Bryan’s portrayal of Keith Goodman (aka Goody) is masterful as he embarks on an alcoholic and physically energetic performance that makes one wonder how he manages to achieve such a relentless frenzy every single day of the Fringe: throwing himself across the stage with a controlled yet still dangerous recklessness. He will surely be running marathons by the time the Fringe is over and will probably never want to see cider ever again given how much of it he drinks on stage. He carefully intersperses his meticulous balance of humour and dramatic tension with acerbic and improvised audience interaction. As such he is able to ratchet up the tension to the point where the audience is eating out of the palm of his hand: knowing exactly when to speak softly and draw the audience inside his inner turmoil. Bryan knows how to command the limited space of his stage, making it both feel like he was too large a personality for it and that his grief-stricken soul was being swallowed whole by it. This is crucially augmented by an innovative use of lighting that eerily demarcates the various nuanced tones within the play.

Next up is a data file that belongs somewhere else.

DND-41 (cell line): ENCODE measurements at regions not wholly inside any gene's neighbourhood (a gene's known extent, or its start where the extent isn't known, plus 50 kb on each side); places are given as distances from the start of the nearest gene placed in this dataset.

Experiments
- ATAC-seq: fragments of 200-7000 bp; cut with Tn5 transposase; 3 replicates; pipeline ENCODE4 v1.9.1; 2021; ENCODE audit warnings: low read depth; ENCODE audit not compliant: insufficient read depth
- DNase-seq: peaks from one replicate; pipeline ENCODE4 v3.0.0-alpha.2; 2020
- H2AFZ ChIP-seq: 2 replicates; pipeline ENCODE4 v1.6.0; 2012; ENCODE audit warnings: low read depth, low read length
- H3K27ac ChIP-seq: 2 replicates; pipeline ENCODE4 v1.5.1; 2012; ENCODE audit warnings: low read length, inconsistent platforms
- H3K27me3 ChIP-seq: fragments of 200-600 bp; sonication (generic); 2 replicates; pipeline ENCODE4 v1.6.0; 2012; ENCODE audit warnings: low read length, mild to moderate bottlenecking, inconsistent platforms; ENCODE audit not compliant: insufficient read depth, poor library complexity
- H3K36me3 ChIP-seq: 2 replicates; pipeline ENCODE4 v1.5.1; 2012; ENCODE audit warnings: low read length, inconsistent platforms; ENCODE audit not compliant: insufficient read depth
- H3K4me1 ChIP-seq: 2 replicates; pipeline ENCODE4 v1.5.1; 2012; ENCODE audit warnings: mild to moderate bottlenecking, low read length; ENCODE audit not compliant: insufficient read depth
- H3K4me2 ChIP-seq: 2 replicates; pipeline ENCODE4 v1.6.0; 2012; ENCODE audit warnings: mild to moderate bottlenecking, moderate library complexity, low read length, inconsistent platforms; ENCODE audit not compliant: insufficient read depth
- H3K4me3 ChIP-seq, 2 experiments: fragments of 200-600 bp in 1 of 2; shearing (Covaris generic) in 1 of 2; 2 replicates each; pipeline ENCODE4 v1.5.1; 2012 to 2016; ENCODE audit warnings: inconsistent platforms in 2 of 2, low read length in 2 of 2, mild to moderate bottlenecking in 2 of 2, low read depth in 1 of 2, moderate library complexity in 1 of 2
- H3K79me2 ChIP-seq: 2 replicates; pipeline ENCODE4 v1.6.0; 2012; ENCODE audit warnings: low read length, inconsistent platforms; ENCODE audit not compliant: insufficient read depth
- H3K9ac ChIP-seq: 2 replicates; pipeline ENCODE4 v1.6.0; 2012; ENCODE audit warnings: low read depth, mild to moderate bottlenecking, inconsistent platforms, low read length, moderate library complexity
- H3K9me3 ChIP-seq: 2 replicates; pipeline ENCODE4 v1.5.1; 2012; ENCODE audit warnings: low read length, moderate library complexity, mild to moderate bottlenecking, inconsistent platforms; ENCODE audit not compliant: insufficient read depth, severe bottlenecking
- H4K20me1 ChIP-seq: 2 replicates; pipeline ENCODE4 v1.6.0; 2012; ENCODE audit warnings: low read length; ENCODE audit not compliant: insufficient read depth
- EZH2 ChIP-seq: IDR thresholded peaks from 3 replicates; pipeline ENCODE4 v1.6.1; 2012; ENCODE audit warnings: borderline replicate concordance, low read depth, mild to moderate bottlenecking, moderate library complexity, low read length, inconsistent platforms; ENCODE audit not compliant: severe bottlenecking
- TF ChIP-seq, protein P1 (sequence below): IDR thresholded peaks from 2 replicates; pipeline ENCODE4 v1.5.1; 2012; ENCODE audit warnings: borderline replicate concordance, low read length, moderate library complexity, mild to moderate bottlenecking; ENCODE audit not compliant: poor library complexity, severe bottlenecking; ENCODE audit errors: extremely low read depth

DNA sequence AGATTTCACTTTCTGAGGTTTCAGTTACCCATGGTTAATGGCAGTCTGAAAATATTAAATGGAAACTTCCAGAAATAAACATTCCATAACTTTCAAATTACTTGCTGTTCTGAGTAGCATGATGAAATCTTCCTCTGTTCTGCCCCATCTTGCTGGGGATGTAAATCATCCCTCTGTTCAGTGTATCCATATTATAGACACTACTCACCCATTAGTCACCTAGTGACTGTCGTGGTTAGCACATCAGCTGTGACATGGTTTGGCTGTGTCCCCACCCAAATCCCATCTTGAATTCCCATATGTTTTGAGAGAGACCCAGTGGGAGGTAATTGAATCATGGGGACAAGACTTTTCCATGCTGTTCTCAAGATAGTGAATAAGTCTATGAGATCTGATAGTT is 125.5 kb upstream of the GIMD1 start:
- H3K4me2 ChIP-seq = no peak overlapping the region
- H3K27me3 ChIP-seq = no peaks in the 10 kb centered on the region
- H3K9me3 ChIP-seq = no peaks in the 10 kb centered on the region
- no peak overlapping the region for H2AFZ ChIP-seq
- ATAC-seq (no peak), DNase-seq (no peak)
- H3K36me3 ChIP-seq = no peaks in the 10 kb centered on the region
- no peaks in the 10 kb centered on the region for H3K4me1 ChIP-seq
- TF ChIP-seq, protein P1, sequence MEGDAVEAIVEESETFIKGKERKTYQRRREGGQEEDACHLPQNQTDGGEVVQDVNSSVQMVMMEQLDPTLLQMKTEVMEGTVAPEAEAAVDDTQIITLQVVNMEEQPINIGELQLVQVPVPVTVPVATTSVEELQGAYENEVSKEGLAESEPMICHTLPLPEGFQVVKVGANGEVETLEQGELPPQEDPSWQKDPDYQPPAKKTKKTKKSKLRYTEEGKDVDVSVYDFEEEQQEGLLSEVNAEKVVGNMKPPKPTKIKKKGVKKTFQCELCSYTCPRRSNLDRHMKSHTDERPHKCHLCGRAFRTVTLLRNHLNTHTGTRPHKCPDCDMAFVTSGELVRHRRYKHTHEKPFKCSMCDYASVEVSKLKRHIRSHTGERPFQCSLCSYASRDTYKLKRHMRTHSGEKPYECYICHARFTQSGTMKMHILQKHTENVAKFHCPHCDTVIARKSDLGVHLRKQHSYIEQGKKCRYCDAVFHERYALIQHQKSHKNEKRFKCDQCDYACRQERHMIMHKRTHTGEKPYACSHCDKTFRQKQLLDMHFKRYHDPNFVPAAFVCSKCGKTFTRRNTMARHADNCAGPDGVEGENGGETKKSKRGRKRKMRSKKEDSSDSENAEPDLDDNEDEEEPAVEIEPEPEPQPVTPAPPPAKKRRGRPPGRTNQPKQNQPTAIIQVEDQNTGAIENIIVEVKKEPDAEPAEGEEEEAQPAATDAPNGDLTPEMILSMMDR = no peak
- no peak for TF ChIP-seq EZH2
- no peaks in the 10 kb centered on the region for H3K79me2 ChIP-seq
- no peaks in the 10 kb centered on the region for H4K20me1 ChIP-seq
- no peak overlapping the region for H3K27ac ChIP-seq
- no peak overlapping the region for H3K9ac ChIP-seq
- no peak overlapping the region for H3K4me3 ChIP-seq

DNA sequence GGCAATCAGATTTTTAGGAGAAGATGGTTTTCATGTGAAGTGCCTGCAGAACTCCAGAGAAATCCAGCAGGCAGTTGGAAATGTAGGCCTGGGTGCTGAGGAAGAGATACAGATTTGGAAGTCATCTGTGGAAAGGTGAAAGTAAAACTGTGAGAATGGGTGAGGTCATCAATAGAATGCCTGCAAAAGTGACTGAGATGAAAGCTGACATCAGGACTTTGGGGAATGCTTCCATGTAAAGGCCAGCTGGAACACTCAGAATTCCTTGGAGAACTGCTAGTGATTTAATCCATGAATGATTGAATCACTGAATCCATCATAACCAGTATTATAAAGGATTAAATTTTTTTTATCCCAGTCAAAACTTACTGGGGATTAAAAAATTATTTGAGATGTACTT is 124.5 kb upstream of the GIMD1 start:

The crux of the story revolves around the impact of grief and mental illness upon masculinity - as Bryan pleads that men indeed feel the horrors of loss yet fail to truly articulate their emotional anguish. Toxic masculinity firmly underpins the whole play as the tumult of Bryan’s family collapsing around him evoke a harrowing expression of masculine emotion from him. There are tears from audience members as the play reaches its tragic and terrifying denouement that truly encapsulates the shows bleak sense of despair.

The only issue to take with such a powerful and compelling piece of drama is that it begins in somewhat of a blur - where Moore’s writing disappears a little too far into anecdote to truly set the stage for audience to truly gauge the first moments and understand quite what is happening. However, Bryan’s command of the script is enough to make even this a riveting watch as he illuminates his own backstory thus drawing the audience into his troubled psyche. Clearly Bryan’s dramatic finesse is enough to paper over any very minor cracks to ensure that this performance is truly moving and truly riveting.